First Paul says he has a thorn in order that he might not become conceited. Paul had been given great revelation by God in order that the saints through the ages might know Christ through His inspired word. That had to be a very heady experience for the apostle, yet he was humbled in order that he might not be puffed up. Paul prayed that the thorn would be removed but it wasn’t. Christ accepts our prayers even if He doesn’t remove our thorns. Christ gives us Grace in a sufficient and equal measure to our thorn. Why? So that our strength is made perfect in our weakness. If we had no weakness, what would there be to overcome? If we were never tempted, how would we rely on Christ’s strength to work in us?

Is it indeed possible that Christ Jesus, who loves us more than his own life (Greater love has no man than this, than he lay down his life for his friends.), is it possible that He has a plan for our good that outsmarts our enemy, that uses our temptations, a plan to train us into warriors for his Kingdom? I knew two different friends in high school who had their own thorns and just gave in or gave up. I knew them both as children and believe that they met Jesus but they succumbed to their thorns. One died of AIDS. The other has disappeared and even his family doesn’t know where he is. He is either living under a bridge somewhere, or in jail, or in a grave. Nevertheless, if they truly did meet Jesus, they will be in heaven and at the great feast.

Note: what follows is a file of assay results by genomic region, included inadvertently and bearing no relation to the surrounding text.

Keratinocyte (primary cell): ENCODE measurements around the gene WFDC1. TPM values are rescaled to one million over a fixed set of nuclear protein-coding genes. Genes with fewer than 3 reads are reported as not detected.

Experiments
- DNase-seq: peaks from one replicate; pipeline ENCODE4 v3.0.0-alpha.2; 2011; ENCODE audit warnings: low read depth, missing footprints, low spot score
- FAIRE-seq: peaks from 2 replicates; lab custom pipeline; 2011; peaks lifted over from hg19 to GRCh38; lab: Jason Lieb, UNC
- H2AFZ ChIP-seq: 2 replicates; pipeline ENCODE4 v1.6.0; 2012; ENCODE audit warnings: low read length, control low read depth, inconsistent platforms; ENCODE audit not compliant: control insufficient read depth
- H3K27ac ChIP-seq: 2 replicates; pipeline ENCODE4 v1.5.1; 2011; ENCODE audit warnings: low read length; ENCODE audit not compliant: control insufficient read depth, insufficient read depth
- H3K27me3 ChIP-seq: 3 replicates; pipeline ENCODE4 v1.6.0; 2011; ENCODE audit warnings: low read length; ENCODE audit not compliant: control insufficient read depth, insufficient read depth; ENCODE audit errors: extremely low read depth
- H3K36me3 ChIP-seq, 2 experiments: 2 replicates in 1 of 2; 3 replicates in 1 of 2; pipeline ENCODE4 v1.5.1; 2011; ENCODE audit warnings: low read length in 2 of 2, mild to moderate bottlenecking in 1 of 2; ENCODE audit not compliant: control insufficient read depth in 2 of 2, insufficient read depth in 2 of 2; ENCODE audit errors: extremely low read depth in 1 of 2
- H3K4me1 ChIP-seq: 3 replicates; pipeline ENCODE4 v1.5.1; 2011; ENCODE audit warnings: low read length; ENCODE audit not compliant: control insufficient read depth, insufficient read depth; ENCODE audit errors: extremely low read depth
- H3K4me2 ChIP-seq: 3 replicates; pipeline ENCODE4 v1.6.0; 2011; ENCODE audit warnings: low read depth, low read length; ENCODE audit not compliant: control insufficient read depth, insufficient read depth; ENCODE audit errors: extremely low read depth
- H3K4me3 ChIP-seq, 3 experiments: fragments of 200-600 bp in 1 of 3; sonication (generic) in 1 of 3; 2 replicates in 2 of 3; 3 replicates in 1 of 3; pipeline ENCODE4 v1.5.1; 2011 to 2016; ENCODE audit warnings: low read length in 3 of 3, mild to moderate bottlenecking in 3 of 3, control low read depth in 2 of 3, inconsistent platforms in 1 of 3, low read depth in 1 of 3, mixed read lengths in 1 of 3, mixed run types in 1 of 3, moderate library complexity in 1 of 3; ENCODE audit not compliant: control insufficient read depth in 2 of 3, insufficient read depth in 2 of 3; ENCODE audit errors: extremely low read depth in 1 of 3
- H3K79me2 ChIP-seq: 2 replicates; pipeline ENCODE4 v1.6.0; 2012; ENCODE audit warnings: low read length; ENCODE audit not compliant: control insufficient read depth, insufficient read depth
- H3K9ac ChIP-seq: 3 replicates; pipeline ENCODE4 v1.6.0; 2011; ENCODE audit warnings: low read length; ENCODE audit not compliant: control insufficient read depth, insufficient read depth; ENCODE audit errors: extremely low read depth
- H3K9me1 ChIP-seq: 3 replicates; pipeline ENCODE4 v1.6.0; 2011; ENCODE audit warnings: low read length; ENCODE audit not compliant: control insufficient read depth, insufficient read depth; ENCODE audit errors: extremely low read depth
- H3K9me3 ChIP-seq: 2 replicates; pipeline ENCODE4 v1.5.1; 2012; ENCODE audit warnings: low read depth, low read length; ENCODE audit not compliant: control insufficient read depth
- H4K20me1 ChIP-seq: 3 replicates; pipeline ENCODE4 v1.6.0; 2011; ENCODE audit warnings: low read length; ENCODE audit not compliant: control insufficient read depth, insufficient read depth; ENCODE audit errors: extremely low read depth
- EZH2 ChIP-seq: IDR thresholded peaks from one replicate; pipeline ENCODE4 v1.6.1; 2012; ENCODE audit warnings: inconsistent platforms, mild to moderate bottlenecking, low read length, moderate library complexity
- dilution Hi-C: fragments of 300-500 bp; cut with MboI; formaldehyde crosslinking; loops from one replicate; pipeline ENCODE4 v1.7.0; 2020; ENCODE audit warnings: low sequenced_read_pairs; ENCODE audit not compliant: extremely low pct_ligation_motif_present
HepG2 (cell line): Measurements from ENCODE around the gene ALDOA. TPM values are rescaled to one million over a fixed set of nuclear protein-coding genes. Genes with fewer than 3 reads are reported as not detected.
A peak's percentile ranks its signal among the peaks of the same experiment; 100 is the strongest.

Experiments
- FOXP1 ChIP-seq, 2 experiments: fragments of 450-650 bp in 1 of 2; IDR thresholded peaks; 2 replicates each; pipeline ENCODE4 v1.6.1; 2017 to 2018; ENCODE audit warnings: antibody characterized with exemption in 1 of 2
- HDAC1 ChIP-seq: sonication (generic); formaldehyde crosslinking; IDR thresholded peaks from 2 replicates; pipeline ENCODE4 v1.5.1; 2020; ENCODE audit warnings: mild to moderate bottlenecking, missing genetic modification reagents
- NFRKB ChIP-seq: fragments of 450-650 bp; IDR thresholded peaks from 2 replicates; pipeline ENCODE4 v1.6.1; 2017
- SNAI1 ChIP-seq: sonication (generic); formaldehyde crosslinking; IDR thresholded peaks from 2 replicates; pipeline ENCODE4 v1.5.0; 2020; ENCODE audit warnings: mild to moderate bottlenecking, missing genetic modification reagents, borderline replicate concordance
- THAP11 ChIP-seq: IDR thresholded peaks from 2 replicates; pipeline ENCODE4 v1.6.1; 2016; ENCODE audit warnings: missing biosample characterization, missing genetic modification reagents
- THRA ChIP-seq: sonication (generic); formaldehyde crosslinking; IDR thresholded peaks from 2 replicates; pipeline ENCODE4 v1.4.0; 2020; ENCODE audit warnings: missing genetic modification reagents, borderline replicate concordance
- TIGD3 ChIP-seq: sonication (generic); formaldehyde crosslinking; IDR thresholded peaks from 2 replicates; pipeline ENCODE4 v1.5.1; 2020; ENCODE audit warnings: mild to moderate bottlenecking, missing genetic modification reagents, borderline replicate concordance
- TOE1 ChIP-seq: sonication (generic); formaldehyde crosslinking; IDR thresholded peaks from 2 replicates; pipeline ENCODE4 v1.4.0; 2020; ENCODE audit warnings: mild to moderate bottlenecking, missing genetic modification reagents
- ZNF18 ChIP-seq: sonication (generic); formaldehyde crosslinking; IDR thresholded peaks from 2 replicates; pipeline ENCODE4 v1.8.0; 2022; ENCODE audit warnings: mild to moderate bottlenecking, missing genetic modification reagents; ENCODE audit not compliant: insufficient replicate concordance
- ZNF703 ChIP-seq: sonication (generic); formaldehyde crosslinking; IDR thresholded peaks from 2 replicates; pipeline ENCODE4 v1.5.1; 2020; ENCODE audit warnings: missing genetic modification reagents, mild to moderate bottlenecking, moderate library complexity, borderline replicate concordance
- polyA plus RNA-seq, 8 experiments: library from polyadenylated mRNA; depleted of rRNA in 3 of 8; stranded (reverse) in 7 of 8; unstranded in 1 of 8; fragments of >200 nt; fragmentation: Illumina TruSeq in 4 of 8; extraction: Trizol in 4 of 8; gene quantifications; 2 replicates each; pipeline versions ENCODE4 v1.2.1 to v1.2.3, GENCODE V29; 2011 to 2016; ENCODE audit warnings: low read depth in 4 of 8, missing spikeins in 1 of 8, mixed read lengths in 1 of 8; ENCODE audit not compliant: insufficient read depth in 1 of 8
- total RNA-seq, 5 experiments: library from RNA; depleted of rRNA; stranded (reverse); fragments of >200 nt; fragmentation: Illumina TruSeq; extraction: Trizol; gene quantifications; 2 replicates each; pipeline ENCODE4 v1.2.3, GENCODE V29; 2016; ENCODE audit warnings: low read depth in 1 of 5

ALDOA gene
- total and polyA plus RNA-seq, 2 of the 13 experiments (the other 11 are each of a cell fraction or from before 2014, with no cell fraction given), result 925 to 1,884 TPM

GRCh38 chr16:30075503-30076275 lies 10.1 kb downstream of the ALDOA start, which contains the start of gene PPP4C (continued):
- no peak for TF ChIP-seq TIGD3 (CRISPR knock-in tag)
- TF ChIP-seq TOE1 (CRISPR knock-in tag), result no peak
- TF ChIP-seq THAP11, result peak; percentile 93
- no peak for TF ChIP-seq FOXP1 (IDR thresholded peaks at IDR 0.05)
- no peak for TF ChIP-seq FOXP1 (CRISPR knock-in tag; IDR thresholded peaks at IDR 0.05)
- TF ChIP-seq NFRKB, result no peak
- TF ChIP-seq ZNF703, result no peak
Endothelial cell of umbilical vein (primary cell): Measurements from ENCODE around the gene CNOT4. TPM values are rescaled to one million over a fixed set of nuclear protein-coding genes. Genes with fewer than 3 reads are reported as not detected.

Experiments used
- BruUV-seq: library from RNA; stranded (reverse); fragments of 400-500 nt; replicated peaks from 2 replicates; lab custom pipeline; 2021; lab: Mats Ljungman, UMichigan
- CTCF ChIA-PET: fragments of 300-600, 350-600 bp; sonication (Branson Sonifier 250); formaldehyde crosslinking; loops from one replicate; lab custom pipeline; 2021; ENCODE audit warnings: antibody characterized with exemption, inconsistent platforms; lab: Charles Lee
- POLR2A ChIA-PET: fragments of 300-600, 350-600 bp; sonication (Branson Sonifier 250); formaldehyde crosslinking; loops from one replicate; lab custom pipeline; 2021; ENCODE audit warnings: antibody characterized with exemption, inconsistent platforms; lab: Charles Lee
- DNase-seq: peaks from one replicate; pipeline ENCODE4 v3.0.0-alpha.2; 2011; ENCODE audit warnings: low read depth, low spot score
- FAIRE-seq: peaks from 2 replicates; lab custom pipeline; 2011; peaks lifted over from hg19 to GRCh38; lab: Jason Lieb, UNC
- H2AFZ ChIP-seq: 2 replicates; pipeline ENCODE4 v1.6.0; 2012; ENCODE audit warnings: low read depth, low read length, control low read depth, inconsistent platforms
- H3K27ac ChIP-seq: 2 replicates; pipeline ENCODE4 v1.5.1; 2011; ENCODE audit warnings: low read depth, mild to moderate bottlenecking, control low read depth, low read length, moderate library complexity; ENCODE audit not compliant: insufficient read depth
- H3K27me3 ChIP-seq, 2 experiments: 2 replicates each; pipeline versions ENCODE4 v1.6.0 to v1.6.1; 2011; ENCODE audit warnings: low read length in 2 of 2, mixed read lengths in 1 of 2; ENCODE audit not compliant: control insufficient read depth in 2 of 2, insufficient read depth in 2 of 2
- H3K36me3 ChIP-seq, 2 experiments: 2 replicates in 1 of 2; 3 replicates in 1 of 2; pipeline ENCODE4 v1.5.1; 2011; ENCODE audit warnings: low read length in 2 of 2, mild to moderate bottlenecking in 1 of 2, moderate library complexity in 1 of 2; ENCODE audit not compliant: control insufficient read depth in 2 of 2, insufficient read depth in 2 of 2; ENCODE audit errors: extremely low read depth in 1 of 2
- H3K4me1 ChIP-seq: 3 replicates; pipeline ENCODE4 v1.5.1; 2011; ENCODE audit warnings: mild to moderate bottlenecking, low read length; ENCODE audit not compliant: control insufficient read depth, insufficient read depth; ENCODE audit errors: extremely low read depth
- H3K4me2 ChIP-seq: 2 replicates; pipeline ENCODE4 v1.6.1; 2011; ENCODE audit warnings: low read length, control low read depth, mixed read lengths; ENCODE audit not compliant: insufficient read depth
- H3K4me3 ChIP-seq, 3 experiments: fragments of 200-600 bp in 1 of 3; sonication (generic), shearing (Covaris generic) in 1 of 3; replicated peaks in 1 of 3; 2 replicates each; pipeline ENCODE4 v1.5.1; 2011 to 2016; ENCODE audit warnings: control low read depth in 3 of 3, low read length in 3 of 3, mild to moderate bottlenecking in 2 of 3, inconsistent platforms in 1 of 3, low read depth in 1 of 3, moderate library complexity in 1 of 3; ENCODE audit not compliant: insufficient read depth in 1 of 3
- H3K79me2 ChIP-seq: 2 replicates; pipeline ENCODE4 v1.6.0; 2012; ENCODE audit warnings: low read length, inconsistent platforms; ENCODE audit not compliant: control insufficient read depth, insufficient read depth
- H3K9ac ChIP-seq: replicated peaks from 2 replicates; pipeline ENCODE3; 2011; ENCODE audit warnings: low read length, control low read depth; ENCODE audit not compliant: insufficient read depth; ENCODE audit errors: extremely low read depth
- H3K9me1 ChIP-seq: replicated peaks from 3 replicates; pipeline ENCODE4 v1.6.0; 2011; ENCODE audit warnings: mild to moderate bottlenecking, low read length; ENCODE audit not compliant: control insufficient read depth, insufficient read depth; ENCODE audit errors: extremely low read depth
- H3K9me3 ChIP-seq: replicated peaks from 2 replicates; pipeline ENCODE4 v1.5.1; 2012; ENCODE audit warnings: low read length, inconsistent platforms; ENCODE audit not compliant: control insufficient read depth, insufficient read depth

What then is the benefit to fighting and struggling and suffering? When someone gives up and succumbs to their battle, there are no works that survive. They can be saved “as through fire”, but what is the long-term eternal consequence? Their experience of Jesus and his salvation is limited to an eternity of mild gratitude. An overcomer, however, gets to know Jesus now and their works will be proven on the day of judgment. Only the works of gold, silver, and precious stones will survive. (1 Corinthians 3:12-15). Ultimately the most important reward may be a much deeper intimacy with Jesus Christ for all of eternity.

So, is Satan an agent of God? I don’t believe that God’s original plan was that we suffer so, but I also believe that our God is so far greater than our adversary, that He uses Satan’s plans against us and turns them on their head so that we might gain a greater reward because of our perseverance.

Thank you, Jesus, for my infirmities, my thorns, my weaknesses, that I might know you and your redemption and dwell with you in a growing intimate relationship for all eternity.

Let the Little Children Come

I’ve said it before.  I love my job.  It is intellectually stimulating, emotionally rewarding, and even spiritually healing.  I think I was born to be a pediatrician and was lucky enough to find my calling in life.